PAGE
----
If we’re in Christ, we’ve been forgiven and made clean, but that doesn’t mean we’re “walking” with Him. If we’re feeling spiritual distance, it could be there’s something we need to surrender, let go of, or stop doing. 

     

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  • 4. Let go of grudges and forgive.

    4. Let go of grudges and forgive.

    Although God wants us to come to Him honestly, openly sharing our hurts, He doesn’t want us to hold grudges. An unforgiving, embittered heart is contrary to the heart of God, the One who gave His life so you and I could experience spiritual and emotional freedom and an ever-increasing intimacy with Him. Scripture makes it clear that bitterness has no place in worship or prayer. (Mark 11:25). 

    Right relationships and reconciliation are a huge deal to God. Christ tells us, “So if you are presenting a sacrifice at the temple and you suddenly remember that someone has something against you, leave your sacrifice at the alter. Go and be reconciled to that person. Then come offer your sacrifice to God” (Matthew 5:23-24, NLT). 

    Forgiving is hard, painful. But is holding that grudge worth more than our intimacy with Christ? Do we love our anger and bitterness more than we love Him?

     

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  • 5. Serve the poor and hurting.

    5. Serve the poor and hurting.

    Little can soften, impassion, and heal a heart quite like feeling God’s love pour through us to someone else. In our normal day-to-day lives, it’s easy to become self-obsessed. Our problems can feel daunting, our pain suffocating. Our circumstances monotonous and draining. But the more we focus on all our difficulties, the more dominant they become, leaving us miserable. But when we step into someone else’s hurt and allow God to touch them through us, our hope and joy soar.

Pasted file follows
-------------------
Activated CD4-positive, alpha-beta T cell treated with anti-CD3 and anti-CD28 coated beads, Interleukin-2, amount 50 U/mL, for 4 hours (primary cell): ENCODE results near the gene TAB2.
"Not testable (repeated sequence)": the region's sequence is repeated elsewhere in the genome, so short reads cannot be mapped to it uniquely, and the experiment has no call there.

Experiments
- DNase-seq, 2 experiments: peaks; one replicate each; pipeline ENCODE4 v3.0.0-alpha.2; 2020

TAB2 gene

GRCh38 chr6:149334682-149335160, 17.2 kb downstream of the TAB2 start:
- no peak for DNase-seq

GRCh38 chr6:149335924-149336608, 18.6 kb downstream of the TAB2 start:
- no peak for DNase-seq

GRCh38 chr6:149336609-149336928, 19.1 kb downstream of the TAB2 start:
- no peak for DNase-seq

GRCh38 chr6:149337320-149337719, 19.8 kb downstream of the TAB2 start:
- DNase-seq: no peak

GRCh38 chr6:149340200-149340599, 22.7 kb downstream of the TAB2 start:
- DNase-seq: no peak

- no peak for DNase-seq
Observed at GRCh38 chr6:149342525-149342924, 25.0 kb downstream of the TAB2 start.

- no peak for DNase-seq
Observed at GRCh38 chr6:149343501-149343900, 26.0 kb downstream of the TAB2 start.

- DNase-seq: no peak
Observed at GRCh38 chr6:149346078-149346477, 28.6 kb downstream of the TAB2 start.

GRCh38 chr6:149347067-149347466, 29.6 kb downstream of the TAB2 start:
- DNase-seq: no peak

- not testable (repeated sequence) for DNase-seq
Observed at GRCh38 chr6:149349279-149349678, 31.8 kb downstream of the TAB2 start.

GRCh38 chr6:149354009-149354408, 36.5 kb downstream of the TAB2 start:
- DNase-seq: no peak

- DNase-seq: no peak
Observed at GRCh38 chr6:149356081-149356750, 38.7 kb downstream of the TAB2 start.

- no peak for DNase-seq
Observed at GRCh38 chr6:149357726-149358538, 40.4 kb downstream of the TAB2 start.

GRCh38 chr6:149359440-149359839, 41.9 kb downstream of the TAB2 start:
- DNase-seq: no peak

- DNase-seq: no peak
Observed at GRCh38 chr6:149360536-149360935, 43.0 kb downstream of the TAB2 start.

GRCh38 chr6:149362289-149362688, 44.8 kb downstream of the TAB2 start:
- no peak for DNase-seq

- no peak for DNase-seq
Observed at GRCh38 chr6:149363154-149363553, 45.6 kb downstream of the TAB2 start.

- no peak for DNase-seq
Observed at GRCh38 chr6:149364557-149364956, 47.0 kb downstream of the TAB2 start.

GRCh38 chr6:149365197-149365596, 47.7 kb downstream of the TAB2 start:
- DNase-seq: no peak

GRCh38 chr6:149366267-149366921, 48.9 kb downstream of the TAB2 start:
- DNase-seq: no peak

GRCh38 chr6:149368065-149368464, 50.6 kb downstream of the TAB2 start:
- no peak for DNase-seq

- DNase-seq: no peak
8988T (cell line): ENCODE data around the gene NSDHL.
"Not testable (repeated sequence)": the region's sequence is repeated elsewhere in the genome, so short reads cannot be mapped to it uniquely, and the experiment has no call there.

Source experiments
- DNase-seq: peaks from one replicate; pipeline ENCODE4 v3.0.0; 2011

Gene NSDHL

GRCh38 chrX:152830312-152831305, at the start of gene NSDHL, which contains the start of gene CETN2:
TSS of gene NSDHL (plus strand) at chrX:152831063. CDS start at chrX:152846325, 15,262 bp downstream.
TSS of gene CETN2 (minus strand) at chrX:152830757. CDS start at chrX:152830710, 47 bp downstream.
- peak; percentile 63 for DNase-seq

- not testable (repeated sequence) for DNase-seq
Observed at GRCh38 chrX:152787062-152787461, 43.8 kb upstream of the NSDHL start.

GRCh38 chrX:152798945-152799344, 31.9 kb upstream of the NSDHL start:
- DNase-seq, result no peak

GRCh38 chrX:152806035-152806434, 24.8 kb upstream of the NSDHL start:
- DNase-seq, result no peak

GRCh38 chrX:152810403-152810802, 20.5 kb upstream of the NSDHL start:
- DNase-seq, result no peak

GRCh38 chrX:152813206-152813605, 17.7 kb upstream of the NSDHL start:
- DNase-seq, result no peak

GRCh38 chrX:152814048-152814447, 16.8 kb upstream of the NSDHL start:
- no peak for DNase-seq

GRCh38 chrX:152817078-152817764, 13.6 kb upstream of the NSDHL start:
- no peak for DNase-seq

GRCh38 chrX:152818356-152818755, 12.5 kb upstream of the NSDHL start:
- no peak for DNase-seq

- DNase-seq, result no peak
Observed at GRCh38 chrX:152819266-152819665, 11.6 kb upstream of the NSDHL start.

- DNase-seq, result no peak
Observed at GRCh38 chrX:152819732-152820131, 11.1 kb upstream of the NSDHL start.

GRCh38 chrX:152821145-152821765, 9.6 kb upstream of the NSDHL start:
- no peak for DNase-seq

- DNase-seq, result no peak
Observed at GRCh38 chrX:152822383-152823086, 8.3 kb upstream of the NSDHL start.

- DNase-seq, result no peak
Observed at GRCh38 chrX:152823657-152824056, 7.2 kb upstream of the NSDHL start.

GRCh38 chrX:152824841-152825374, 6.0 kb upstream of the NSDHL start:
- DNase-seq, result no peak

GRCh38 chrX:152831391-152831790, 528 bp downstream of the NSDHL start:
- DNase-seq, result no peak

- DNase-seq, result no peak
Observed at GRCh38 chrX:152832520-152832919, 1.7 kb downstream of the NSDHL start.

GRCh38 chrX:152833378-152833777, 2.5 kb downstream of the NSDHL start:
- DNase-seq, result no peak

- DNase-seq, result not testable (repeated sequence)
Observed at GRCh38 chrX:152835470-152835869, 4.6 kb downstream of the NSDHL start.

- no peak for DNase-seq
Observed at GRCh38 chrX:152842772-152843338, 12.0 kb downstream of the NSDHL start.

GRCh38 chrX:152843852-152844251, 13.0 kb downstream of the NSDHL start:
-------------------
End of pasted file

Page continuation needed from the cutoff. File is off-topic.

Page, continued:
More importantly, Scripture tells us, when we serve the hurting, poor, and imprisoned, we’re actually serving Christ. (Matthew 25:35-45).

     

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  • 6. Remember all God's done.

    6. Remember all God's done.

    I have a tendency to become entitled, to behave as if God owes me something, whether that’s answered prayers, life to go as I desire, or to fulfill my dreams and expectations. But when I remember where I was when God first began transforming my life and all He’s done since, I’m overwhelmed with gratitude and praise. 

    It’s easy to forget, and in our forgetting, to lose the joy and passion we once had. But when we take time to remember, a ray of light floods our hearts, igniting our passion for the One who is the source of everything good. 

     

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  • 7. Meditate on who God is.

    7. Meditate on who God is.

    The word “meditation” can make us nervous because often we associate it with the unbiblical western practices rooted in Hinduism. But Christian meditation is different. Rather than attempting to disengage the mind like in transcendentalism, this spiritual discipline engages it through study, prayer, and seeking Divine wisdom. 

    Often, when King David felt himself slipping into despair, he chose to “meditate on,” “contemplate,” or “ponder” God’s Word, power, and nature. When our hearts become deadened, our perception of God might become distorted. We may be tempted to believe He doesn’t care or that He’s not listening to our prayers. But Scripture promises that He is always loving, faithful, attentive, and true. As we focus on God’s unchanging nature, He draws our hearts to Him and reminds us that though life is constantly changing, and our emotions may ebb and flow, He never will.